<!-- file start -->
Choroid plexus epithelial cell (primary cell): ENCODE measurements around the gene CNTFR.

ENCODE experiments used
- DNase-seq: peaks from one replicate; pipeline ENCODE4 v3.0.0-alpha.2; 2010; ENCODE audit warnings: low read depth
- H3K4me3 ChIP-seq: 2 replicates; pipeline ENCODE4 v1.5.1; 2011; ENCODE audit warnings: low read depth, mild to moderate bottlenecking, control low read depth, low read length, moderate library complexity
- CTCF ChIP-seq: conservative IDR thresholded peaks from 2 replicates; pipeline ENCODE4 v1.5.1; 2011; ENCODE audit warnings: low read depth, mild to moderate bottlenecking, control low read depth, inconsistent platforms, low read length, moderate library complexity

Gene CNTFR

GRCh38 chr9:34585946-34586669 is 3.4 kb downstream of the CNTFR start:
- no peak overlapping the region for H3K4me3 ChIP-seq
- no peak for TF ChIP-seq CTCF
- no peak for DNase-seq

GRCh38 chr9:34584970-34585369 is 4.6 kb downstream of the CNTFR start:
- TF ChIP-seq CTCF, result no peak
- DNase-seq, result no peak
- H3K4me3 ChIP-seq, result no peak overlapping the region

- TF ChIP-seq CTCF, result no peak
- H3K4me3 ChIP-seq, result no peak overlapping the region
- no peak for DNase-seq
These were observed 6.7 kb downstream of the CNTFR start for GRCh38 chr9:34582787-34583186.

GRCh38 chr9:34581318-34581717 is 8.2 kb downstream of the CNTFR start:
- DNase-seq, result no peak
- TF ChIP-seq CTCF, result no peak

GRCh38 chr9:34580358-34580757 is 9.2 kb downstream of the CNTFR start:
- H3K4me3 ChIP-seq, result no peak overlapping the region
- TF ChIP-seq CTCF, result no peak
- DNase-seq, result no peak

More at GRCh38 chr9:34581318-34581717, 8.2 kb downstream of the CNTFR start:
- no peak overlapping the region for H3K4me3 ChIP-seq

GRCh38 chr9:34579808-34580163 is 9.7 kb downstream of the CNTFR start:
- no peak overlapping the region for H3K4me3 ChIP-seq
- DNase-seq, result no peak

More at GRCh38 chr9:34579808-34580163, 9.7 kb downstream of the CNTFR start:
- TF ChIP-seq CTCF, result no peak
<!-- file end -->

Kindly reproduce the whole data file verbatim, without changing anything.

Choroid plexus epithelial cell (primary cell): ENCODE measurements around the gene CNTFR.

ENCODE experiments used
- DNase-seq: peaks from one replicate; pipeline ENCODE4 v3.0.0-alpha.2; 2010; ENCODE audit warnings: low read depth
- H3K4me3 ChIP-seq: 2 replicates; pipeline ENCODE4 v1.5.1; 2011; ENCODE audit warnings: low read depth, mild to moderate bottlenecking, control low read depth, low read length, moderate library complexity
- CTCF ChIP-seq: conservative IDR thresholded peaks from 2 replicates; pipeline ENCODE4 v1.5.1; 2011; ENCODE audit warnings: low read depth, mild to moderate bottlenecking, control low read depth, inconsistent platforms, low read length, moderate library complexity

Gene CNTFR

GRCh38 chr9:34585946-34586669 is 3.4 kb downstream of the CNTFR start:
- no peak overlapping the region for H3K4me3 ChIP-seq
- no peak for TF ChIP-seq CTCF
- no peak for DNase-seq

GRCh38 chr9:34584970-34585369 is 4.6 kb downstream of the CNTFR start:
- TF ChIP-seq CTCF, result no peak
- DNase-seq, result no peak
- H3K4me3 ChIP-seq, result no peak overlapping the region

- TF ChIP-seq CTCF, result no peak
- H3K4me3 ChIP-seq, result no peak overlapping the region
- no peak for DNase-seq
These were observed 6.7 kb downstream of the CNTFR start for GRCh38 chr9:34582787-34583186.

GRCh38 chr9:34581318-34581717 is 8.2 kb downstream of the CNTFR start:
- DNase-seq, result no peak
- TF ChIP-seq CTCF, result no peak

GRCh38 chr9:34580358-34580757 is 9.2 kb downstream of the CNTFR start:
- H3K4me3 ChIP-seq, result no peak overlapping the region
- TF ChIP-seq CTCF, result no peak
- DNase-seq, result no peak

More at GRCh38 chr9:34581318-34581717, 8.2 kb downstream of the CNTFR start:
- no peak overlapping the region for H3K4me3 ChIP-seq

GRCh38 chr9:34579808-34580163 is 9.7 kb downstream of the CNTFR start:
- no peak overlapping the region for H3K4me3 ChIP-seq
- DNase-seq, result no peak

More at GRCh38 chr9:34579808-34580163, 9.7 kb downstream of the CNTFR start:
- TF ChIP-seq CTCF, result no peak